MANILA, November 18, 2004 (STAR)

House begins floor debate on 2005 budget By Paolo Romero - The House of Representatives began last night plenary debates on the Malacañang-proposed P907.6-billion national budget with the chairman of the committee on appropriations painting a bleak fiscal picture for the country next year.

Camarines Sur Rep. Rolando Andaya Jr., in his sponsorship speech, said the committee had to make major changes in the macro-economic assumptions, which he described as too optimistic and do not really reflect the current economic realities in the country and in the world.

"After reviewing the robust economic assumptions and forecasts presented by our economic and financial managers to Congress, your committee on appropriations, in doing its duty as an economic and financial and legislative partner of the executive branch, had to re-study and balance out some of the assumptions presented. We therefore propose some changes on the macro-economic assumptions," Andaya said.

House Majority Leader Prospero Nograles said the chamber is expected to hold morning and afternoon sessions starting today to fast-track the bill’s final approval by early December.

In making changes in the proposed national budget, Andaya stressed that the budget "must be grounded on reality." The government, he said, has to strike a balance between the need to save without having to sacrifice growth.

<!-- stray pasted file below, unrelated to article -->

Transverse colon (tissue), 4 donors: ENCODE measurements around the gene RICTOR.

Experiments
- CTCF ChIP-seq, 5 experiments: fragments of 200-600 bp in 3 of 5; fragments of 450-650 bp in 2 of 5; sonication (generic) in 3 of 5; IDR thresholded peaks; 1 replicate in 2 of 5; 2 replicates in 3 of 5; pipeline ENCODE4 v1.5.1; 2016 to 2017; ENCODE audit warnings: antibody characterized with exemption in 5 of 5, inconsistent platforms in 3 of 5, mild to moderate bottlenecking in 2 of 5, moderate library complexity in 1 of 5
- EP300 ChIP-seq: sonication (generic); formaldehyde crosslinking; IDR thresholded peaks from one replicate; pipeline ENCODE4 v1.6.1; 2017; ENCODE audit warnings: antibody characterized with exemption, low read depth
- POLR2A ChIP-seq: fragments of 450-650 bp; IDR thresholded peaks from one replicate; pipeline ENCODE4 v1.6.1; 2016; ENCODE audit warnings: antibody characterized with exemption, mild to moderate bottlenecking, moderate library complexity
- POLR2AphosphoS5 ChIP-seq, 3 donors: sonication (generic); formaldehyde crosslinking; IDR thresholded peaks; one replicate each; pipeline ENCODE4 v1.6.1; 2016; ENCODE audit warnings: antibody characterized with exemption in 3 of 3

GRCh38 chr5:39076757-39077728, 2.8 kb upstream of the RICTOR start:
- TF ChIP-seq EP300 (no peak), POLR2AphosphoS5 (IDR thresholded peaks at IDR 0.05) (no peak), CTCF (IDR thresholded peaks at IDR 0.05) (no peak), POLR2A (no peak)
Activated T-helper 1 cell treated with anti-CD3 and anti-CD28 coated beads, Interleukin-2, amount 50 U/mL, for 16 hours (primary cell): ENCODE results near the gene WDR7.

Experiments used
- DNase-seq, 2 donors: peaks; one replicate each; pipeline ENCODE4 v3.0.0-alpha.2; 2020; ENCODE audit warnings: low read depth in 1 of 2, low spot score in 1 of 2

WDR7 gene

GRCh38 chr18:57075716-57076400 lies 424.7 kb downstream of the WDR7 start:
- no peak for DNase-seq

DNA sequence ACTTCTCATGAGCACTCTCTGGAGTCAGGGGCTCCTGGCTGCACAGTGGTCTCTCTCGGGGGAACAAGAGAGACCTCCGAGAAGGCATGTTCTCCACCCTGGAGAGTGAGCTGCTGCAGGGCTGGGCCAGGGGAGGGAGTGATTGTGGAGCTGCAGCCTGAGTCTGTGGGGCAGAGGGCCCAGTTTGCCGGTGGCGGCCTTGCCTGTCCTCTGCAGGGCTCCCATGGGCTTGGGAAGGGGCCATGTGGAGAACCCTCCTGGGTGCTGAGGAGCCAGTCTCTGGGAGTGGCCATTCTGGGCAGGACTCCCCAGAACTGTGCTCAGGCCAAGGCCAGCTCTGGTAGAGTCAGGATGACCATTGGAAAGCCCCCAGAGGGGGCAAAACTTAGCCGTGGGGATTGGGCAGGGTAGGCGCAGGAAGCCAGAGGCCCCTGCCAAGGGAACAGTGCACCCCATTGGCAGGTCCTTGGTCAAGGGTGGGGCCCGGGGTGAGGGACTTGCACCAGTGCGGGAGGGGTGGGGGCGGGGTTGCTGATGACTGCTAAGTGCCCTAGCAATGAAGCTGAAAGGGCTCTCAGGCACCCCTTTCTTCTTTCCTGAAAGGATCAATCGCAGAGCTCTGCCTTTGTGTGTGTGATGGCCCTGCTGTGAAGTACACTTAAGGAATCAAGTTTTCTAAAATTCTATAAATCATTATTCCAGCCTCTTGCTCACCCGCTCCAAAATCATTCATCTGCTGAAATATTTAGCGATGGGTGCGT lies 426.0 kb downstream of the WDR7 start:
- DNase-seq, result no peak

In 2005, Andaya warned of tougher times brought about by political uncertainties. He said that the administration’s inflation target of four percent to five percent next year could be easily breached, and that it would average about six percent given the prevailing high oil prices that would push up prices of goods and services.

He said the 91-day Treasury Bill rate would increase by 0.5 percent, because of rising uncertainties over interest rates and the threat of a credit downgrade.

On the foreign exchange side, Andaya said that while the government sees an exchange rate of P54 to P56 to the US dollar in 2005, the committee perceives the forex rate to be closer to P57 to a dollar.

"It cannot be denied that even the present exchange rate has breached the government’s upper bound of P56 to the dollar. This would worsen the inflationary impact of rising oil prices as well as push up cost of input-import dependent semi-conductor exporting firms," Andaya said.

He also predicted oil prices in the world market to continue to soar next year so the government’s assumption of $32.7 per barrel for 2005 "would probably be off the mark."

"We say this because latest records show that the average price of Dubai oil in September 2004 was $35.5, while prices in October 2004 averaged $37.54, which is closer to the benchmark level of $40 per barrel. The committee therefore expects full-year average Dubai oil price to be $35 in 2004 to $36 in 2005," he said.

Reported by: Sol Jose Vanzi

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